All Your Questions About Loan Interest Rates
If you think interest rates don't really matter -- think again. Interest rates have a huge impact on your finances. Whether you're taking out a loan or depositing money into a savings account, interest rates will influence the amount of money you ultimately walk away with.
How Are Interest Rates Determined?
A number of different factors are used to set interest rates. Generally speaking, the following four factors have the most influence on the interest rate you're granted by a financial institution:
1. Current Economic Conditions
Factors such as the strength of the economy, inflation rate and the stock market play a large role in setting interest rates. When the economy is strong, interest rates tend to rise. Conversely, they decline during periods of weakness, as the Federal Reserve often artificially lowers interest rates during these times to stimulate the economy. Interest rates also tend to increase when inflation rates rise, as lenders want to ensure they will be sufficiently compensated for the adjustment.
2. Terms of the Loan
The loan itself can have an impact on the interest rate offered. Specifically, the amount, type and term of the loan all factor into the interest rate. For example, typically longer-term loans often come with lower interest rates, whereas shorter terms come attached with higher ones.
3. History with Lender
Many lenders offer discounted interest rates to established customers, as an incentive for choosing to do repeat business with the financial institution.
4. Credit Risk
Lenders review your credit report prior to making a decision on whether or not to grant you a loan. Interest rates are determined based on your overall credit risk, including your employment status, credit score, credit history and income. Lower interest rates are typically given to borrowers with a low credit risk.
Whether you're taking out a loan or depositing money into a savings account, your funds are greatly impacted by the interest rate you're granted. Even one seemingly small percentage point can make a difference. For example, if you're granted an auto loan using simple interest -- more about this below -- for a total of $20,000 at an APR of 3% over five years, you will pay $3,000 in interest. However, if your interest rate rises just one point to 4%, you'll pay a thousand more in interest over the life of the loan.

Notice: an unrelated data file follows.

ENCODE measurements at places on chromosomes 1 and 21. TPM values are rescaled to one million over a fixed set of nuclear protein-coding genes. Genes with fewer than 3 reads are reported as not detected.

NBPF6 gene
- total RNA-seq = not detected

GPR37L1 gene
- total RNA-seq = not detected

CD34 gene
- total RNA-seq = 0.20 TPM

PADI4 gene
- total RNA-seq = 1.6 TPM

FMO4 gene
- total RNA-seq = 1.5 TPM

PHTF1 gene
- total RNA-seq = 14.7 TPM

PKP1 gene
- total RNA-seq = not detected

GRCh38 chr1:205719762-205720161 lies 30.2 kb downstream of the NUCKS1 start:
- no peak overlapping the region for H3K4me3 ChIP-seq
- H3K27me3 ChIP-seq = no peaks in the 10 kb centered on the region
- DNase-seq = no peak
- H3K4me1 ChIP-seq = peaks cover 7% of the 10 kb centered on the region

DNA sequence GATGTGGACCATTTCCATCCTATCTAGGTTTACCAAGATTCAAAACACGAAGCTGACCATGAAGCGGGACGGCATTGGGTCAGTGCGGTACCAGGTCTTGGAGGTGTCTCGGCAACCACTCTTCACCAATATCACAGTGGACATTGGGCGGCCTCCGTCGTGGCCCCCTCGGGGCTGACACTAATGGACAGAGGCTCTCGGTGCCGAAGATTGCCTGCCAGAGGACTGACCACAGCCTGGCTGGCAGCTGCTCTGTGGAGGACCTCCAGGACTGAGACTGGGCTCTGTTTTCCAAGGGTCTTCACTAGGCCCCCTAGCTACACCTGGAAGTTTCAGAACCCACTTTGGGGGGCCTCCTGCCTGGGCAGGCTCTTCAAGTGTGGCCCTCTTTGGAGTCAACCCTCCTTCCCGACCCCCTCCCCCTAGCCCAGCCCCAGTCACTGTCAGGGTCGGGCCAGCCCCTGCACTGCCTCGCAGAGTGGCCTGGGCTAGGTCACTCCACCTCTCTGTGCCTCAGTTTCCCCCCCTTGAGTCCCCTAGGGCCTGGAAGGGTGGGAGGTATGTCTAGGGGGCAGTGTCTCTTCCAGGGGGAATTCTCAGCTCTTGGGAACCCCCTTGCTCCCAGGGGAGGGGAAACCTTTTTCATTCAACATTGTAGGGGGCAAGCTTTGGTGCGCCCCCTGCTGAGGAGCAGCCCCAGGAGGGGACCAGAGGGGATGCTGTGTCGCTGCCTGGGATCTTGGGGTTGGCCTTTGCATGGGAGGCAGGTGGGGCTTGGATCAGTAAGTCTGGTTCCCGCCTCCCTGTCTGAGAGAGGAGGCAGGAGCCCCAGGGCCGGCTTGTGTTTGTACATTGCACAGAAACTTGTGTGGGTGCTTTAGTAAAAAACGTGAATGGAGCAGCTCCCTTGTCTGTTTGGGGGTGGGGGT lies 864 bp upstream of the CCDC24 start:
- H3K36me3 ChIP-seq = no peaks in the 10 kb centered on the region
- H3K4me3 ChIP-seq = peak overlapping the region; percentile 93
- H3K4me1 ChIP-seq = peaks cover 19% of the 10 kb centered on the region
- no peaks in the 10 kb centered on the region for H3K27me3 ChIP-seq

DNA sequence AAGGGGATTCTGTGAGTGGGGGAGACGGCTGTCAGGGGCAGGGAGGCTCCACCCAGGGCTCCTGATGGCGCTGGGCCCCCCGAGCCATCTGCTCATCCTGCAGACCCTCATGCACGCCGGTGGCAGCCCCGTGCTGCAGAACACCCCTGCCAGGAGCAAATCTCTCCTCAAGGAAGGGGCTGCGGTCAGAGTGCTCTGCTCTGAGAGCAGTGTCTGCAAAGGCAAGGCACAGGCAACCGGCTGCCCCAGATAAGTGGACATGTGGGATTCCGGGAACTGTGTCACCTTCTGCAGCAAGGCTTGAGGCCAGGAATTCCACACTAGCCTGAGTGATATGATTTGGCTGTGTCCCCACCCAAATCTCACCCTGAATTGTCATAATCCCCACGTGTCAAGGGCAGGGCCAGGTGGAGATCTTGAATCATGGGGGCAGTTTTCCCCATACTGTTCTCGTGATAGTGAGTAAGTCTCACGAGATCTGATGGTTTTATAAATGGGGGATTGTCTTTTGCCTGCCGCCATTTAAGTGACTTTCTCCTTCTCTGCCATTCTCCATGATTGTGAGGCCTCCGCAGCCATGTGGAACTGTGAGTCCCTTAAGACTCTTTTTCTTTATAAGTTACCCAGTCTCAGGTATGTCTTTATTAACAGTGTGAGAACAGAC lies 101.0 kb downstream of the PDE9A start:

Calculating Simple vs. Compound Interest
Simple interest is preferred by borrowers, as it allows them to pay lower interest fees. Calculations are based on the original principal amount, rather than also charging interest on the interest accrued during the period of the loan.
Four different variables are used to calculate simple interest, including:
- I: total amount of interest accrued
- p: original principal balance of the loan
- r: interest rate
- t: time period of the loan in years
For example, the interest calculation on a loan of $100,000 at a rate of three percent over a six-year period would read: I = ($100,000)(0.03)(6) as I = (p)(r)(t).
The total interest paid or I would be $18,000.
Conversely, compound interest is computed based on previously accrued interest. Rather than simply paying interest based on the principal amount, interest is calculated on the total outstanding balance.
Five different variables are used to calculate compound interest:
- S: future value of the balance
- P: original principal amount
- r: interest rate
- n: number of times interest is compounded per year
- t: total time period of the loan in years
For example, the interest calculation for a $100,000 loan with an interest rate of three percent, compounded annually over a six year period would be:
S= ($100,000)(1+0.03)^(1)(6) as S= (P)(r/n)^(n)(t)
The total interest paid would be $19,405.23.
It's easy to see why borrowers would prefer a simple interest calculation -- in this calculation, they'd save $1,405.23 by going that route.
Where Are Simple and Compound Interest Rates Used?
Simple and compound interest rates can apply to both loan and deposit accounts. Financial institutions may use them as an incentive to attract customers.
Simple interest is commonly used in installment loans, where one fixed amount is paid for the duration of the loan. For example, simple interest is commonly used in auto loans.
Compound interest is typically used in savings accounts, making it easy to earn money on your balance. Many high-yield savings accounts offer daily compounding interest to entice investors to keep their money in the account, effectively maximizing their investment.
While compound interest can work in your favor in a deposit account, taking out a loan under these terms can be very costly. In fact, compound interest is generally used by credit card companies, which is how a relatively small balance can quickly become significantly larger if not paid off in a timely manner.
So, pay attention to interest rates the next time you're opening any type of account. Whether you're taking out a loan or depositing money into a deposit product, you'll be impacted by the interest rates on the account.